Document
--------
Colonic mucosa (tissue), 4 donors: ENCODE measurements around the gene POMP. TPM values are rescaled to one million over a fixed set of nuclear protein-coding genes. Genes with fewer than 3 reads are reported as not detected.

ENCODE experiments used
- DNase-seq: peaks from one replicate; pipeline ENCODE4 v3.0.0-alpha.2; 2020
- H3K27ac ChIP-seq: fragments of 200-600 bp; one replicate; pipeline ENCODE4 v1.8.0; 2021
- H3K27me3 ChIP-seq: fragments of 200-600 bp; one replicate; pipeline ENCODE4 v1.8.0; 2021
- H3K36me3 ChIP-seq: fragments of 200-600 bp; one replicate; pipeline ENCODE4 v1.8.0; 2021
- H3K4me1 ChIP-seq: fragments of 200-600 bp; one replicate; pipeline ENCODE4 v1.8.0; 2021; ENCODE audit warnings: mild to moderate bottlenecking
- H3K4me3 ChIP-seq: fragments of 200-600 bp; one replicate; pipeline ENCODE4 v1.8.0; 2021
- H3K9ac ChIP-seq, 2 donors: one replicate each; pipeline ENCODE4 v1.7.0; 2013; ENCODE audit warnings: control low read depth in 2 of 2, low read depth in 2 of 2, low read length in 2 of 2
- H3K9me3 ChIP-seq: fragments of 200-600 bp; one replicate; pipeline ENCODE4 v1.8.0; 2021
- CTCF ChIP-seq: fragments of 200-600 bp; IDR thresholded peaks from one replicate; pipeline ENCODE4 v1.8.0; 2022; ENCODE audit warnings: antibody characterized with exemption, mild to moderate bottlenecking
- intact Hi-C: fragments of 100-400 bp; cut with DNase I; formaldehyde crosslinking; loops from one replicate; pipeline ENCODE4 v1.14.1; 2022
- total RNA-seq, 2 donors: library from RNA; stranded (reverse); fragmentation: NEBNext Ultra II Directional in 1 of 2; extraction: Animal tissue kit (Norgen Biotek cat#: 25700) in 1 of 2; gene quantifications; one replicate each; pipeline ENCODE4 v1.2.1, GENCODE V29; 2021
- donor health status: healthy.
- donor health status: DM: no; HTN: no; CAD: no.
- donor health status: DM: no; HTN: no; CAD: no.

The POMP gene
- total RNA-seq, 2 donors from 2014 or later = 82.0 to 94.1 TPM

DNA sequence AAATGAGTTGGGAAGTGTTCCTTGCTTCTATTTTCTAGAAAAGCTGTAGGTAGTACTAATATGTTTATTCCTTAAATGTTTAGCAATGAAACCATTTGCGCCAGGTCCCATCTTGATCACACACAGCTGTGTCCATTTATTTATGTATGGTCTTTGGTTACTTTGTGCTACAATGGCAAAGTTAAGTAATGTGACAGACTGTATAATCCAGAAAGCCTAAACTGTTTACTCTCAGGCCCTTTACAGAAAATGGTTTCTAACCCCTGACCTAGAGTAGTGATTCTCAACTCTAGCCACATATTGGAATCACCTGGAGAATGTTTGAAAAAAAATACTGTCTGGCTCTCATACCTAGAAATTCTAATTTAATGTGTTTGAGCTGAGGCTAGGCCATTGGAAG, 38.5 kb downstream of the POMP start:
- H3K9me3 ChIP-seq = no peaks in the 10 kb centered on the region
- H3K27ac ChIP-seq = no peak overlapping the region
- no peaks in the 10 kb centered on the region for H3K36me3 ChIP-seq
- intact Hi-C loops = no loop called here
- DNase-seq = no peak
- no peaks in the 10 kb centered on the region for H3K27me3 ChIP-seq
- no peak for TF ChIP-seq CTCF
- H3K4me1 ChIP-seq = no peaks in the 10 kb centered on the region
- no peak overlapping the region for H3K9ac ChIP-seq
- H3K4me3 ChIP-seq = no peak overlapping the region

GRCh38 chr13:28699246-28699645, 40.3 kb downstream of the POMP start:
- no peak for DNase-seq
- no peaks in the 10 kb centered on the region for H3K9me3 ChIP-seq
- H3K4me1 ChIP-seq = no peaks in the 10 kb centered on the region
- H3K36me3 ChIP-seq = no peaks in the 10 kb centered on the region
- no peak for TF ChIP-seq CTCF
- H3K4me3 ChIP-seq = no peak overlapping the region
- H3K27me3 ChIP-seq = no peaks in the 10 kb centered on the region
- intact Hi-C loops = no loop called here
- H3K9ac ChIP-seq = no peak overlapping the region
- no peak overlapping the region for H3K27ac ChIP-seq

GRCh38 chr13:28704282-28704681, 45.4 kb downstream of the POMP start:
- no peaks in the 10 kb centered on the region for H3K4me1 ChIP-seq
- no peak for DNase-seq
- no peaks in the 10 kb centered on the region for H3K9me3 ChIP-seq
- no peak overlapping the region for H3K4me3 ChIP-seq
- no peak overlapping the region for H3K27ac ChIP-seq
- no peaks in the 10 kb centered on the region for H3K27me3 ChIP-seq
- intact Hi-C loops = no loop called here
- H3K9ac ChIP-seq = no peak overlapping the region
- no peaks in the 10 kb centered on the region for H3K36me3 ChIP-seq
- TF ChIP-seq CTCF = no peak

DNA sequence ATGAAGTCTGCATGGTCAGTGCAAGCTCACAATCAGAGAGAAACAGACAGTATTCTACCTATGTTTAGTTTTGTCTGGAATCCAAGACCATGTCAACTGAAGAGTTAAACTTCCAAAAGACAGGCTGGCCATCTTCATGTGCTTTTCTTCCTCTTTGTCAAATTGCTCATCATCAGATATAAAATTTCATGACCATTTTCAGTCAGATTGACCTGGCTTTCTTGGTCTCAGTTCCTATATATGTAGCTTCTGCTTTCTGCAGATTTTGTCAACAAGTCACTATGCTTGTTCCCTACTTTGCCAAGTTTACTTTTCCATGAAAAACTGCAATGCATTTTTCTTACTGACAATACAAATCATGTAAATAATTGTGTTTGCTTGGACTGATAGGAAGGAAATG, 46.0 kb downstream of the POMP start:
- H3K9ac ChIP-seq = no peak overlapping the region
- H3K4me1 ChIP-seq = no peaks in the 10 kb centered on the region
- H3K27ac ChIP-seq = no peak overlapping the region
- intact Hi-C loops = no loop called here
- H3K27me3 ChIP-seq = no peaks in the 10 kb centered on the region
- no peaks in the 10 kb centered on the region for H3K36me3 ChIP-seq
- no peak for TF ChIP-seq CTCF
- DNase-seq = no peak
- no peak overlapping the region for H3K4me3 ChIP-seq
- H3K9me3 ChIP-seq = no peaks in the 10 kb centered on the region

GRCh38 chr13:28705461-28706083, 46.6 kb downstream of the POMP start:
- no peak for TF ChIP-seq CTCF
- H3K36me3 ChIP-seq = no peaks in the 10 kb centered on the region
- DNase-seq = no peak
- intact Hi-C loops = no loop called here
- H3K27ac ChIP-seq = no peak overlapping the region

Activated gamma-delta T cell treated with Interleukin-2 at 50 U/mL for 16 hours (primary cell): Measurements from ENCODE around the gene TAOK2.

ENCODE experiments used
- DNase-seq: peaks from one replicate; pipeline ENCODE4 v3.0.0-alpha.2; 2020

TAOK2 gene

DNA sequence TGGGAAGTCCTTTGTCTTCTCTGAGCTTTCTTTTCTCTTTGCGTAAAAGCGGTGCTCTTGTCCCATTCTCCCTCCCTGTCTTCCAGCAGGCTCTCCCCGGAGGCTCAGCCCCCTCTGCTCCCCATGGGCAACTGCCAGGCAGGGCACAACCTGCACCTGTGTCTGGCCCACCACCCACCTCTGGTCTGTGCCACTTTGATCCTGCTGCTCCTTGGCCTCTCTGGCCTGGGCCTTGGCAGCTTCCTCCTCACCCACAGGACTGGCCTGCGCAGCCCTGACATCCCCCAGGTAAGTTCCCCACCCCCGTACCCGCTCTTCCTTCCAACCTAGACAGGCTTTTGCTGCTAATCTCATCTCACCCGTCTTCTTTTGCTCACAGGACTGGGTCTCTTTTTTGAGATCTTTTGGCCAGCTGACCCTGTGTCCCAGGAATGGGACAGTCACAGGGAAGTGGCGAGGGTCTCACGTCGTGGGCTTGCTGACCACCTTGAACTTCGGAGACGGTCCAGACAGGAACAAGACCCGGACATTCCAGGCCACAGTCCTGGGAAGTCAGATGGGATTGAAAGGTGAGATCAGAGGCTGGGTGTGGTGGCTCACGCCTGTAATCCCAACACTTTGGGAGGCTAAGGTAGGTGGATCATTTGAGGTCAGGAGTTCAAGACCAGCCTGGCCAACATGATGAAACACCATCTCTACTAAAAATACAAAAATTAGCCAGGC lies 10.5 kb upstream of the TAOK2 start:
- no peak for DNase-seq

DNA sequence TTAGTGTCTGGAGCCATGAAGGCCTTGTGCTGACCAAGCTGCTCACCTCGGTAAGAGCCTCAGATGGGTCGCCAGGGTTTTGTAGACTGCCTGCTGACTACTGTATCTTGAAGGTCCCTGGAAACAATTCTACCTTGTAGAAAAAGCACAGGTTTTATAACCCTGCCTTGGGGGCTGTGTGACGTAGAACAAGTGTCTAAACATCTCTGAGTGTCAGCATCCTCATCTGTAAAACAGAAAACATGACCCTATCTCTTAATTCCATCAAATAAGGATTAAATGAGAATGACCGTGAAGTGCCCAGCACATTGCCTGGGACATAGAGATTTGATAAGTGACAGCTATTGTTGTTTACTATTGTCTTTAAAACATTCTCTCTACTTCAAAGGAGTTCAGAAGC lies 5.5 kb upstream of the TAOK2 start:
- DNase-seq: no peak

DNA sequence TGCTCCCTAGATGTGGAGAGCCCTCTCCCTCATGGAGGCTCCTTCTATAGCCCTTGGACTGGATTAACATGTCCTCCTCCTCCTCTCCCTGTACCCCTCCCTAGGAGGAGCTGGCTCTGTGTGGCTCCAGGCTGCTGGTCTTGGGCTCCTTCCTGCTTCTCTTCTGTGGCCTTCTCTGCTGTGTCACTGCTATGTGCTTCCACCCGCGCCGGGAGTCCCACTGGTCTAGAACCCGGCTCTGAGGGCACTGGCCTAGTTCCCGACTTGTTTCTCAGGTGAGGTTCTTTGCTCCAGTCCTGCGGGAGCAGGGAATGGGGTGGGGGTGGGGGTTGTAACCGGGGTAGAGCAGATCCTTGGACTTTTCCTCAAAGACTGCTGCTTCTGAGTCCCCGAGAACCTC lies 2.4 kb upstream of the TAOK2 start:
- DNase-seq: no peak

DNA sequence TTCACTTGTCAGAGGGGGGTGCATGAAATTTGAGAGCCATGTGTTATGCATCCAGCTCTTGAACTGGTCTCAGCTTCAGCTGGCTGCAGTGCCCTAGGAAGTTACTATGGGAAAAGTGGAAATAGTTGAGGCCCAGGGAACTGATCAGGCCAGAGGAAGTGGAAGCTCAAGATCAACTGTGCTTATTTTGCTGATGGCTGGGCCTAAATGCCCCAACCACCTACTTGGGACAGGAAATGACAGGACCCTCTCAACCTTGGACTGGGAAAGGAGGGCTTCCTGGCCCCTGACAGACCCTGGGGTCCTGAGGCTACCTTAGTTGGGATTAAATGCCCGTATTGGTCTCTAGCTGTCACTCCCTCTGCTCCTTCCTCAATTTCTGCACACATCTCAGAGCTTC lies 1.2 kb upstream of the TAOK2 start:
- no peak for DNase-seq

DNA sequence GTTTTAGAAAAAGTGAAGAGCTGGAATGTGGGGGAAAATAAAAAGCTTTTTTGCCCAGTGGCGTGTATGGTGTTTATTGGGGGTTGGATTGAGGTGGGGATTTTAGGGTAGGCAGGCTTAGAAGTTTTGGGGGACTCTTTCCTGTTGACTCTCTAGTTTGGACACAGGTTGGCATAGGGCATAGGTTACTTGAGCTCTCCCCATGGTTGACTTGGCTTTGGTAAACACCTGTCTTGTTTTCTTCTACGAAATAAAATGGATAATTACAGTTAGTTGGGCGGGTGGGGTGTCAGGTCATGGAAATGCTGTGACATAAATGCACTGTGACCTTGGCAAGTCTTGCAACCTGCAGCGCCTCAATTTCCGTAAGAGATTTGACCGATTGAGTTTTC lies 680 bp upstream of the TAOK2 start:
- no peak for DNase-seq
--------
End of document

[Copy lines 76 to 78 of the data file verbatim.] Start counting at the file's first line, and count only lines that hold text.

- DNase-seq: no peak

DNA sequence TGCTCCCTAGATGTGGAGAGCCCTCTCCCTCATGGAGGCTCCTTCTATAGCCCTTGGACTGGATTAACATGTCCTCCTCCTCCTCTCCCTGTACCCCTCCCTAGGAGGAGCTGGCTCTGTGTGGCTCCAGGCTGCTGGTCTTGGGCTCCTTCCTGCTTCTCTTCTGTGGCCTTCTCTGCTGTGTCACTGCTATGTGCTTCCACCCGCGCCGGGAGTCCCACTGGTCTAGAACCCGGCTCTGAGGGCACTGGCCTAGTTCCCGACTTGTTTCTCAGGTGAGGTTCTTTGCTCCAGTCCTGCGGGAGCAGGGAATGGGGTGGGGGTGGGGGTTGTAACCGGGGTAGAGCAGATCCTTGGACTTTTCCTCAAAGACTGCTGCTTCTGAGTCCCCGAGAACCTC lies 2.4 kb upstream of the TAOK2 start:
- DNase-seq: no peak